Biscuit Tin Steam Engine. Part 2.

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Tony Bird

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Hi,

Having decided to go ahead with the project, some drawings and sums were needed. The model had been made using Imperial dimensions. The cylinder had a bore of ¾” and the cranks had a throw of 5/8” giving a stroke of 1.1/4”. Quite a large engine, so should be quite powerful!

A drawing was made that showed the relative position of the cylinder to the axle there being a distance of 80mm (3.1/8”) between the axle and trunnion centres. (P.10).

010 BTE Axle & cylinder position.jpg


A drawing made of the cylinder and this was the first indication that the model had probably never been completed and run. At TDC and BDC the piston had less than 1mm to the cylinder cover, more akin to an IC engine than a steam engine! (P.011).

011 BTE Cylinder drawings.jpg


It was decided to go ahead with the project and tackle the clearance problem later. One of the advantages of a project like this when there are no plans to follow is that you can make it up as you go along, so the model sort of evolves rather than being designed and it also means you can use whatever materials are to hand, which speeds the construction and reduces costs. A start was made by cutting a 8” (200mm) long base plate for the engine from some 4” wide (100mm) ¼” (big 6mm) thick mild steel plate. (P.012).

012 BTE Cutting base plate..JPG


The bearing stands for the axle were made from some recycled 2” (50mm) black iron angle ¼” (big 6mm) thick. (P.013).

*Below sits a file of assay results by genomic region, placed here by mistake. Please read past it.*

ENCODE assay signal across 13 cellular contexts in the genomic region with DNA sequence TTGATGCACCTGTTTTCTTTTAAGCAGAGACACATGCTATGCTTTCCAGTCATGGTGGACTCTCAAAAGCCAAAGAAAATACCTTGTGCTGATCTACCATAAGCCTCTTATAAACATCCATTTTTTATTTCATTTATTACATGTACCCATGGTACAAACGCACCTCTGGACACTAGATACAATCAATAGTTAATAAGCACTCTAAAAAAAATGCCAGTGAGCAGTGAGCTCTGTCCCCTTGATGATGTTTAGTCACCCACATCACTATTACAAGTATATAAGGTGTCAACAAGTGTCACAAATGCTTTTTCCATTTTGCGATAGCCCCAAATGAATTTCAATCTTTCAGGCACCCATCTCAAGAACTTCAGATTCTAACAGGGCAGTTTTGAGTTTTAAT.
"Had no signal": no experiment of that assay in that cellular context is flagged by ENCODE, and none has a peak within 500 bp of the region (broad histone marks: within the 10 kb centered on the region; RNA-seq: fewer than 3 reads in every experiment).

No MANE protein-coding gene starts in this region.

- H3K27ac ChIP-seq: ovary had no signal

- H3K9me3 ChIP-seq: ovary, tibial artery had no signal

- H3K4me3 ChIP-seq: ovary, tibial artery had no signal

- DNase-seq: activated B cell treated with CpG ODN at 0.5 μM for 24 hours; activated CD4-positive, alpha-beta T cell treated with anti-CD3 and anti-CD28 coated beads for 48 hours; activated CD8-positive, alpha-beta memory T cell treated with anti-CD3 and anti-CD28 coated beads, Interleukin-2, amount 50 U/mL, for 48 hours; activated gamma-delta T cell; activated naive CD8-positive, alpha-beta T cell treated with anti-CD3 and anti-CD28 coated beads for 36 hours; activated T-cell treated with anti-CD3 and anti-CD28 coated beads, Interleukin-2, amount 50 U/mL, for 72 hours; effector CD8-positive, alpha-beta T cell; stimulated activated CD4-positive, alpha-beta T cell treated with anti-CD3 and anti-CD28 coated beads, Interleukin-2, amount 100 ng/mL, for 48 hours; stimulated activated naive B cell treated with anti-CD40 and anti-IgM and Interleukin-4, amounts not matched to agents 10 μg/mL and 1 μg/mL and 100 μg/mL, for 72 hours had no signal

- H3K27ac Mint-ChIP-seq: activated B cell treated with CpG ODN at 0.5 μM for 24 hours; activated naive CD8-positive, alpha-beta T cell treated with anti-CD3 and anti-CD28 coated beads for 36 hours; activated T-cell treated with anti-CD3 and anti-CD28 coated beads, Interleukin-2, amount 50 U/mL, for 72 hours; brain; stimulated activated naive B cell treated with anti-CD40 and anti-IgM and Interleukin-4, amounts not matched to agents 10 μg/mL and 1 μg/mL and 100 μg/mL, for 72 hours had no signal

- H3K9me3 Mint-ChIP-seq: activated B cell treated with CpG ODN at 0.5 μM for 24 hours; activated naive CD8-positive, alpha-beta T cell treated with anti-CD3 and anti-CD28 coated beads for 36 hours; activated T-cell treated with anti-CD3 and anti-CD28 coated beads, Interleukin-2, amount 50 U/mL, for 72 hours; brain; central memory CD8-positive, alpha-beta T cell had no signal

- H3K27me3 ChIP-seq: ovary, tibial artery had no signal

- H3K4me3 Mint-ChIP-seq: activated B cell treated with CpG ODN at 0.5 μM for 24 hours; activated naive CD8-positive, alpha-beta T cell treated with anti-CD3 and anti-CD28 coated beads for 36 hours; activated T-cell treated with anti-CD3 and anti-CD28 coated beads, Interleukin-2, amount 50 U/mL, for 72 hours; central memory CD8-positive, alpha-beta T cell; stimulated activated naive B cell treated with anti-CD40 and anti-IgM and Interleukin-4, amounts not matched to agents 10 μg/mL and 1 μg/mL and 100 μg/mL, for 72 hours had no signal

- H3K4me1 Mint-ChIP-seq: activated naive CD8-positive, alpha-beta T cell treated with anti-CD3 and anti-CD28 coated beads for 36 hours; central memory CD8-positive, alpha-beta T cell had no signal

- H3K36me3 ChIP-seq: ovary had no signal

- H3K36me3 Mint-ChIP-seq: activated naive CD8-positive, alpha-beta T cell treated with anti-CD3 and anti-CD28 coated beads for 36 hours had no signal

013 BTE Bearing brackets.JPG


The two bearing stands were machined together in a lathe and later shaped using a milling machine, (P.014).

014 BTE Bracket shaped..JPG


The bearing stands were painted with undercoat and bronze bearings and brass oil pots were fitted. (P.015).

015 BTE Axle bearing bracket finished..JPG


The finished bearing stand and assembled axle were bolted to the base plate. (P.016).

016 BTE Axle mounted on base.JPG


A start was made on the cylinders a wooden lap being used to finish their bore. (P.017).

017 BTE Lapping cylinder.JPG


It was found that the steam ports on one of the cylinders were off-set. (P.018).

018 BTE Off-set ports.JPG


Which wouldn’t have been a problem had they pointed to the centre of the bore. Having resorted to sums it was found that the error was 1.8mm (big 1/16”). (P.019).

019 BTE Off-set ports.jpg


This was going to require certain about of cogitation; which doesn’t hurt too much if you are sat down with glass in hand. To be continued……
 

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